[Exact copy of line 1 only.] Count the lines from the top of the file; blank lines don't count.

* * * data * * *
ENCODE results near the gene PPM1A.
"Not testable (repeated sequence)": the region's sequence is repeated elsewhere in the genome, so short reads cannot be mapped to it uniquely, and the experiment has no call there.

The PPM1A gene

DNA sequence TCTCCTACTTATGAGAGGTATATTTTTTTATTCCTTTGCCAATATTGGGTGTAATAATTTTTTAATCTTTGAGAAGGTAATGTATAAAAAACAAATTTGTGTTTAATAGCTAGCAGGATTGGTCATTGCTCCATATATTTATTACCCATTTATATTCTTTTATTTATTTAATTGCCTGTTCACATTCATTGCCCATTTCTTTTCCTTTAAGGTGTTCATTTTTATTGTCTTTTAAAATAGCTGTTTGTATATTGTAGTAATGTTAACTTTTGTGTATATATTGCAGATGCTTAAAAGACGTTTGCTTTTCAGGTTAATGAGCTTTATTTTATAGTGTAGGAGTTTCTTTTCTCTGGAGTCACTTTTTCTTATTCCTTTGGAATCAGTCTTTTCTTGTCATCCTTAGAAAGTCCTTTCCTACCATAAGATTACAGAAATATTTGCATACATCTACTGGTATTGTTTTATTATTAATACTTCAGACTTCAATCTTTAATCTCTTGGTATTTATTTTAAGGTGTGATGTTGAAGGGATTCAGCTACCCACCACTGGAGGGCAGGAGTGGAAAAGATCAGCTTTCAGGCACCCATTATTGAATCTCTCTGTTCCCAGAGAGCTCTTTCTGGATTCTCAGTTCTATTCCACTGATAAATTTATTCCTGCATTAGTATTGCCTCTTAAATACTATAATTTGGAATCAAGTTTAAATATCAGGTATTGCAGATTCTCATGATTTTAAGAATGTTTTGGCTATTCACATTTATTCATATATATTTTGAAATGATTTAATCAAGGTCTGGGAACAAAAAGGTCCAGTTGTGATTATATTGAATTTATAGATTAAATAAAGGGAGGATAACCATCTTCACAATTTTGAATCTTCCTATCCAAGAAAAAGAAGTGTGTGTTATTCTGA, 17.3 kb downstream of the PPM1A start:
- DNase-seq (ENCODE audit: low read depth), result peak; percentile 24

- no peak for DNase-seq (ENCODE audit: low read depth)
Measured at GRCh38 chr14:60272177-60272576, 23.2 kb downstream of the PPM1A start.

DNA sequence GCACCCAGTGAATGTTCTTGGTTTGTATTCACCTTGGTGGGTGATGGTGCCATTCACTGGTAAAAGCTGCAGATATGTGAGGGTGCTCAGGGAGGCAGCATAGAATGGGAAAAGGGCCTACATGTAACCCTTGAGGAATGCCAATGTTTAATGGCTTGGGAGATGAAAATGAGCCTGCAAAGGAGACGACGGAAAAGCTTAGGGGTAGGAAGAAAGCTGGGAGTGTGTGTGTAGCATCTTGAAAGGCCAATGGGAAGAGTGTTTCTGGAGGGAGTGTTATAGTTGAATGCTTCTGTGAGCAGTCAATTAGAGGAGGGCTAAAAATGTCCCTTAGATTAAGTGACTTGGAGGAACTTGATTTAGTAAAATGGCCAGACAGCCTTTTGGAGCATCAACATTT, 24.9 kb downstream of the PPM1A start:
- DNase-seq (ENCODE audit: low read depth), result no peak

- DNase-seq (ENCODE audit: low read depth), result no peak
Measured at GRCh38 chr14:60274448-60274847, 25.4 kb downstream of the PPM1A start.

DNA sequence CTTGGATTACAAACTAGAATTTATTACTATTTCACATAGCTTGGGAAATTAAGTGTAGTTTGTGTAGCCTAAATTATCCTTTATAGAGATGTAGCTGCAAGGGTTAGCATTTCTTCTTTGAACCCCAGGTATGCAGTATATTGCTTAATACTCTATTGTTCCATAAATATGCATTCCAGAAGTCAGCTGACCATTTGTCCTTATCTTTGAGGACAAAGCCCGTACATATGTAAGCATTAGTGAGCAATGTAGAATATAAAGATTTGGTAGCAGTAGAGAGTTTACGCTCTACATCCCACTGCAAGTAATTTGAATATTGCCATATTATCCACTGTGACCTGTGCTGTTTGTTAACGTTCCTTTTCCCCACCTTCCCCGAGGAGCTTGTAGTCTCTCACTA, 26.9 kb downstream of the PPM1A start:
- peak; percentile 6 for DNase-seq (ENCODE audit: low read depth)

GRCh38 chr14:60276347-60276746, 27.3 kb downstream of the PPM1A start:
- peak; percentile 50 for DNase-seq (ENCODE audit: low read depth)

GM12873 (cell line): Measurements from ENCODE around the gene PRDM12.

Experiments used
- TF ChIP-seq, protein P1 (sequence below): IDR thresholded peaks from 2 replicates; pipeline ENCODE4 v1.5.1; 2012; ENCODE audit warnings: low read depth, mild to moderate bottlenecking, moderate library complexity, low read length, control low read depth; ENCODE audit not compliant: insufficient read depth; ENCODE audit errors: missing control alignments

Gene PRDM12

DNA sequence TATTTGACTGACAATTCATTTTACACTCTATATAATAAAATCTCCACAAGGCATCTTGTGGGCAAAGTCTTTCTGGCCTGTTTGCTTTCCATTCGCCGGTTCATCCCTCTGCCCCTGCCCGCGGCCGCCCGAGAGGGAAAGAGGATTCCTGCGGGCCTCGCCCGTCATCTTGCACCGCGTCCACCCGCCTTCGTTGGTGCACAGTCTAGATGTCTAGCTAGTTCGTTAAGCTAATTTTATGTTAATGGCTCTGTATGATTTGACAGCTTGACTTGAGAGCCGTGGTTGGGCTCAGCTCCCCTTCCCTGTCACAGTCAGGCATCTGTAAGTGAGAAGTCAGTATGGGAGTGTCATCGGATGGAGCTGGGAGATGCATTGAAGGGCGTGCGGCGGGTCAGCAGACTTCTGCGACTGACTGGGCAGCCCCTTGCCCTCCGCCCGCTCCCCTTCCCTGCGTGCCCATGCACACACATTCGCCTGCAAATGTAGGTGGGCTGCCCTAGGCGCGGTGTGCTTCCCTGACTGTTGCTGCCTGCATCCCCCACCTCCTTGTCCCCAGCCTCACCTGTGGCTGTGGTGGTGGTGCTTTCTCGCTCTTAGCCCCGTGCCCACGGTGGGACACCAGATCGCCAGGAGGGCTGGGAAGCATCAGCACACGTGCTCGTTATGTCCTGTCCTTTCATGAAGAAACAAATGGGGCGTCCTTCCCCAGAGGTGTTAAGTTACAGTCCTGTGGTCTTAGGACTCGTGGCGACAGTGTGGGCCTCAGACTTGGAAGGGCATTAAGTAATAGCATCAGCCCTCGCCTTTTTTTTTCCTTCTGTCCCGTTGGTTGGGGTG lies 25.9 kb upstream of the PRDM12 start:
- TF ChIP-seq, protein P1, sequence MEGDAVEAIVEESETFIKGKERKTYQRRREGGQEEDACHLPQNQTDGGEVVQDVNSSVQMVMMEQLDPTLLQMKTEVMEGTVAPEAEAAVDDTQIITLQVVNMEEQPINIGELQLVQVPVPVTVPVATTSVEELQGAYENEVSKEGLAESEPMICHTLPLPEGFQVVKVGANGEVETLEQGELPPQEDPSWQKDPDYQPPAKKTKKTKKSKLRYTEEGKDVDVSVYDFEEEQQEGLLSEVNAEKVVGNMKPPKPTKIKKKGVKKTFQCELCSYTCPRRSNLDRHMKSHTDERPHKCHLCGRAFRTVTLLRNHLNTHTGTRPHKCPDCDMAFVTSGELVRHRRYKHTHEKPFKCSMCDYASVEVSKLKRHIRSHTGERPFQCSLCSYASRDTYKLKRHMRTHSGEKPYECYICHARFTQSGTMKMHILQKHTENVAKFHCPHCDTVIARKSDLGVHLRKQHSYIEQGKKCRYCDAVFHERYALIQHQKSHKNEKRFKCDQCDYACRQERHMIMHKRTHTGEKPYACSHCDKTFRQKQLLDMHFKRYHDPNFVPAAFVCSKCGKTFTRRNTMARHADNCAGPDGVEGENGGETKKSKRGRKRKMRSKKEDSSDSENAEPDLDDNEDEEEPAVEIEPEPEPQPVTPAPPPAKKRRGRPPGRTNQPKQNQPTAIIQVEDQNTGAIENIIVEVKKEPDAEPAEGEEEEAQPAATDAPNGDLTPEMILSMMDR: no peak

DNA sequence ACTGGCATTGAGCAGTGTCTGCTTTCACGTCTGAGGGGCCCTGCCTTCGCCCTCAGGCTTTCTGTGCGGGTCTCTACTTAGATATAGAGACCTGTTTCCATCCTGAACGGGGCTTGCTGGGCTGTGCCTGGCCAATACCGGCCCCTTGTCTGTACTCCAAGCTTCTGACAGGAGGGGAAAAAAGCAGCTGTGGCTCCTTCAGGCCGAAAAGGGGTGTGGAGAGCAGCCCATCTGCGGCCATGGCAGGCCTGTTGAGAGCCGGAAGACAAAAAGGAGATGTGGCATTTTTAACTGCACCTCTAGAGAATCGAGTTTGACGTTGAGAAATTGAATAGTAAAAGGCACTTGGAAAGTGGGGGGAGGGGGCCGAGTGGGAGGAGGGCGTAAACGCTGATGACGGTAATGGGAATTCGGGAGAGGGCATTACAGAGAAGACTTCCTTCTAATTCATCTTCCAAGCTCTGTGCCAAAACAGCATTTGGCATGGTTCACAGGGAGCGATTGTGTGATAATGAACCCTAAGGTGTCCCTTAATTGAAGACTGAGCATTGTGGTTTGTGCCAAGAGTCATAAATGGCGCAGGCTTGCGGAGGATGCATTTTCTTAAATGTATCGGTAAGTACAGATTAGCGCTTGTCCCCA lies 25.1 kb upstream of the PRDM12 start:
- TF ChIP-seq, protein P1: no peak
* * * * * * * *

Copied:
ENCODE results near the gene PPM1A.